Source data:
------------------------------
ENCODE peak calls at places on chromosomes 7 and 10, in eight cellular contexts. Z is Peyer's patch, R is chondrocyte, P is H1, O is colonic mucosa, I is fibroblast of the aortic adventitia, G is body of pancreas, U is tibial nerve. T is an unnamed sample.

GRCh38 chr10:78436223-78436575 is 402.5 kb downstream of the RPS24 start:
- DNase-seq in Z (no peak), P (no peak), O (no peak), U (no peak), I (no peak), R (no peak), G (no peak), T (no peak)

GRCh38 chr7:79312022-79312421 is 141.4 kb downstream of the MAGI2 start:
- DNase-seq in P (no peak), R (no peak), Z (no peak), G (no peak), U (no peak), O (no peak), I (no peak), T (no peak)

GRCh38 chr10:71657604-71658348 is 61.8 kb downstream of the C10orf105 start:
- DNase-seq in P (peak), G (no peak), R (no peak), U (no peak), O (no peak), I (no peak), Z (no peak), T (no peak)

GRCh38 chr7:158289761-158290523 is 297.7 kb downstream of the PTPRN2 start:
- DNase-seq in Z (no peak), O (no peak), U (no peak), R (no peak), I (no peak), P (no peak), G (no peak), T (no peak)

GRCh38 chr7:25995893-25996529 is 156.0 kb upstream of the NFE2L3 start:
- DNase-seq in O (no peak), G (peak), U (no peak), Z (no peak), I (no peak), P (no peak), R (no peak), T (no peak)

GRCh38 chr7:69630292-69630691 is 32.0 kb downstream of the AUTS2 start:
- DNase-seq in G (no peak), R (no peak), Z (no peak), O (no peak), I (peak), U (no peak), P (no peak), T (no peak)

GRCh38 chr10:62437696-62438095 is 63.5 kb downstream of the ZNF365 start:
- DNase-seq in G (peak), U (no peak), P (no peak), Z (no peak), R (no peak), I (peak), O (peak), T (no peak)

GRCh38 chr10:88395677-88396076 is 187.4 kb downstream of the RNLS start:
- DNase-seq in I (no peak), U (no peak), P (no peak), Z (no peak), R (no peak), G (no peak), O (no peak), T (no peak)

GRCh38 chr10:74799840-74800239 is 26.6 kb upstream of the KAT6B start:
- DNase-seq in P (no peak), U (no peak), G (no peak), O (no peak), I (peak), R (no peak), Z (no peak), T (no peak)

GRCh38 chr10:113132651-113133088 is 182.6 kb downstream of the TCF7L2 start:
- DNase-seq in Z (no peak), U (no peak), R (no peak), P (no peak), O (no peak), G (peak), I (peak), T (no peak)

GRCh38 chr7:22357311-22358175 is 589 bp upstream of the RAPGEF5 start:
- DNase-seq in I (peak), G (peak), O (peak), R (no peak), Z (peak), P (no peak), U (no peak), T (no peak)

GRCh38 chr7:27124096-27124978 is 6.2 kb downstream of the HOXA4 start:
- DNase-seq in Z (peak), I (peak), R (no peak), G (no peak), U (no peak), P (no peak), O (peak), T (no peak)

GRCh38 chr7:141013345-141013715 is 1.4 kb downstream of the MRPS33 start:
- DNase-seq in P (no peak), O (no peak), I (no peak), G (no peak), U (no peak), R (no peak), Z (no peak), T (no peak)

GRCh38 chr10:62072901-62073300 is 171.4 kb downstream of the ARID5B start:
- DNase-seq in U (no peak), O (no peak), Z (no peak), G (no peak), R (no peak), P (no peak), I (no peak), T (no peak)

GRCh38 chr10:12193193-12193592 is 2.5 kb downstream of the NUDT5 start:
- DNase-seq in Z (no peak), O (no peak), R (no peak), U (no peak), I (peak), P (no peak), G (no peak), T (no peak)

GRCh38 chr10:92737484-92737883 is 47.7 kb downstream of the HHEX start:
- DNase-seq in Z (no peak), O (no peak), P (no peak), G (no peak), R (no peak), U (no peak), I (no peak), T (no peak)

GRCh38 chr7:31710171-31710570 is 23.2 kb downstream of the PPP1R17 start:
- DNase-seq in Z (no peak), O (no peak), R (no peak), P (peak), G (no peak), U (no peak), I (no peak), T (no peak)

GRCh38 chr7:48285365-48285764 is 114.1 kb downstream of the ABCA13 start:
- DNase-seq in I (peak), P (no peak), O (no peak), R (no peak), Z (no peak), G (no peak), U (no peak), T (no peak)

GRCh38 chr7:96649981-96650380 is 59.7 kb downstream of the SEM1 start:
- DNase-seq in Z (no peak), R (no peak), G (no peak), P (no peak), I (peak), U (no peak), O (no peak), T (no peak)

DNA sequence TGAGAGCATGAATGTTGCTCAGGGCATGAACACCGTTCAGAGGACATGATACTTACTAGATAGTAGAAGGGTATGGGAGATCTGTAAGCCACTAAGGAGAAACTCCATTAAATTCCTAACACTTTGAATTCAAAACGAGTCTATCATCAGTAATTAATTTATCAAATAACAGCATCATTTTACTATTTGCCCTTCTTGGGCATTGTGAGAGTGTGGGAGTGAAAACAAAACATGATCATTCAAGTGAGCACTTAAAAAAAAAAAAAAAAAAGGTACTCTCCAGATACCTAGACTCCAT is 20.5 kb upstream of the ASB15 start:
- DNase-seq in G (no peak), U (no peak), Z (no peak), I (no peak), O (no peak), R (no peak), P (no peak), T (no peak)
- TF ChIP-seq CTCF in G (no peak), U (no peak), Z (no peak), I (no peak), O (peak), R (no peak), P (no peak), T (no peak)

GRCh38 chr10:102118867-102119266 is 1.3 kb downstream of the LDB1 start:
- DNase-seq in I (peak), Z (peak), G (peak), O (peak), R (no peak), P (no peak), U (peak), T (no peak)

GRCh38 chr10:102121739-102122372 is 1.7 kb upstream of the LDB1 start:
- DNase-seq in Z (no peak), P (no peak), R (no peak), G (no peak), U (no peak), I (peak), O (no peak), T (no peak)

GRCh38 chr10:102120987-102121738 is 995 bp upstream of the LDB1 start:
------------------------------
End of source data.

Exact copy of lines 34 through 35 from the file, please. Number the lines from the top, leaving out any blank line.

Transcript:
GRCh38 chr7:31710171-31710570 is 23.2 kb downstream of the PPP1R17 start:
- DNase-seq in Z (no peak), O (no peak), R (no peak), P (peak), G (no peak), U (no peak), I (no peak), T (no peak)